BUFFALO, N.Y. (WIVB) — Buffalo Public Schools parents and teachers are receiving some alarming news about a cyber security breach two months ago.
School officials now confirm, it was a ransomware attack.
Based on notices Buffalo school officials are sending out to families, the cyber attack in March could affect the personal information of Buffalo teachers, parents, and even companies that do business with Buffalo Public Schools.
Officials now say, the cyber attack took place on the morning of Friday, March 12 but that is when it was discovered. Cyber security expert Dave Newell suspects, the malware was already hidden in the schools’ network well before that.
“It wasn’t just that they planted software that encrypted the data, it was that they spread throughout the network and took a lot of different data,” Newell said.
Classes were shut down for two days following the cyber attack, while parents and teachers pleaded with school officials for information.
Buffalo Teachers Federation President Phil Rumore says, “and then when it finally does come on Friday evening people started getting letters that don’t even have who the letter is from. It is not from the district, and they started calling BTF, what is this, is this a scam?”
In a letter to parents, Buffalo school officials referred to “vendor information” that might have been exposed in the security breach which would have come from accounting information.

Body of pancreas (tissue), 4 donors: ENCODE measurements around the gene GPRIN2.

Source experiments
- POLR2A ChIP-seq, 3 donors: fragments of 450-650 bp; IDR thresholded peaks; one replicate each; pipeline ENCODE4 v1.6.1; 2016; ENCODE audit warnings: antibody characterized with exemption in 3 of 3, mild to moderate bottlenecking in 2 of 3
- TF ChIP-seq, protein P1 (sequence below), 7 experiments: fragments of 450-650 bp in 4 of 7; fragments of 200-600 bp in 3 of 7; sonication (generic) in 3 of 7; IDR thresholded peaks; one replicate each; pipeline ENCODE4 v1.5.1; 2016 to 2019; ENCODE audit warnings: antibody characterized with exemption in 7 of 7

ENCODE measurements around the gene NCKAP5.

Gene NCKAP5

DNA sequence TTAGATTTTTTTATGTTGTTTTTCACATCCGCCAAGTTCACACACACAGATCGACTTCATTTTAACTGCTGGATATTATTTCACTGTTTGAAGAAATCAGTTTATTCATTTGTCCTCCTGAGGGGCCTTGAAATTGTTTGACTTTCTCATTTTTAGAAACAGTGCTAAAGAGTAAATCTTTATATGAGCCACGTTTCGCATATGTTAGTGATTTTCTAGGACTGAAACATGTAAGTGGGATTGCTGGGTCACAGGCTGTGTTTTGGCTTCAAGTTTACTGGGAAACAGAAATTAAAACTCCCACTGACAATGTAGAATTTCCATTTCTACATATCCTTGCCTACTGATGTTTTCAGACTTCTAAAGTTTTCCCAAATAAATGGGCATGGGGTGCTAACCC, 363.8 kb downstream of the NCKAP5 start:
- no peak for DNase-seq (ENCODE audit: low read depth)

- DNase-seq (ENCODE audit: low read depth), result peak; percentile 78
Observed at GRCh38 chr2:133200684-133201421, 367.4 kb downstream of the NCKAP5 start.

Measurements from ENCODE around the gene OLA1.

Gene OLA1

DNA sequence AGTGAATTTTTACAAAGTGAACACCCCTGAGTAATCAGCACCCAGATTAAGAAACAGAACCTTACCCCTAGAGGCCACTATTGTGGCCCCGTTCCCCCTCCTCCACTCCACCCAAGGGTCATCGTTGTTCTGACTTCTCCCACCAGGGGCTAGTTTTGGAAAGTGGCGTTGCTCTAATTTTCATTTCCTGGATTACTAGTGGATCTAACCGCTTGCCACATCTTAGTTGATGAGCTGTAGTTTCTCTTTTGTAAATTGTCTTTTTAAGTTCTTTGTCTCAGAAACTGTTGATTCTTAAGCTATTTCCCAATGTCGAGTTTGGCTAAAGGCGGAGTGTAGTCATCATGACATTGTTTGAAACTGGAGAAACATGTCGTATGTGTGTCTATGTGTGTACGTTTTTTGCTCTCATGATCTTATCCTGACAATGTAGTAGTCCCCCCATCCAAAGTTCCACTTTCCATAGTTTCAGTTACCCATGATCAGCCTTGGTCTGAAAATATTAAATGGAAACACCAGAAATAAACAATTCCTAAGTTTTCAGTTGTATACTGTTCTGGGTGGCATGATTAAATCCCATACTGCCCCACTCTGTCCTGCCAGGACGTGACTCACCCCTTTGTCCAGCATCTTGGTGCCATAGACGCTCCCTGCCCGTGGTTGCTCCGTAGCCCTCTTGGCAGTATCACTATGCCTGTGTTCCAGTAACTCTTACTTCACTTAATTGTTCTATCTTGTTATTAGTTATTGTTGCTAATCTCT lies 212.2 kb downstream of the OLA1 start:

But teachers received a letter form Kroll, a cyber security firm hired by the school district, telling them specifically employee data might have compromised, including Social Security numbers, direct deposit information from payroll, and their addresses, phone numbers, and emergency contacts.
“And what is more disturbing is that we have a feeling that there is a lot more information that is not included in that letter that we are probably going to discover,” Rumore added.
Law enforcement, including the FBI, is investigating the cyber attack. Buffalo Public Schools issued a brief statement confirming the data breach, and that Kroll would be providing free credit monitoring for a year.
The teachers union plans to sue, they are calling for the credit monitoring to be permanent.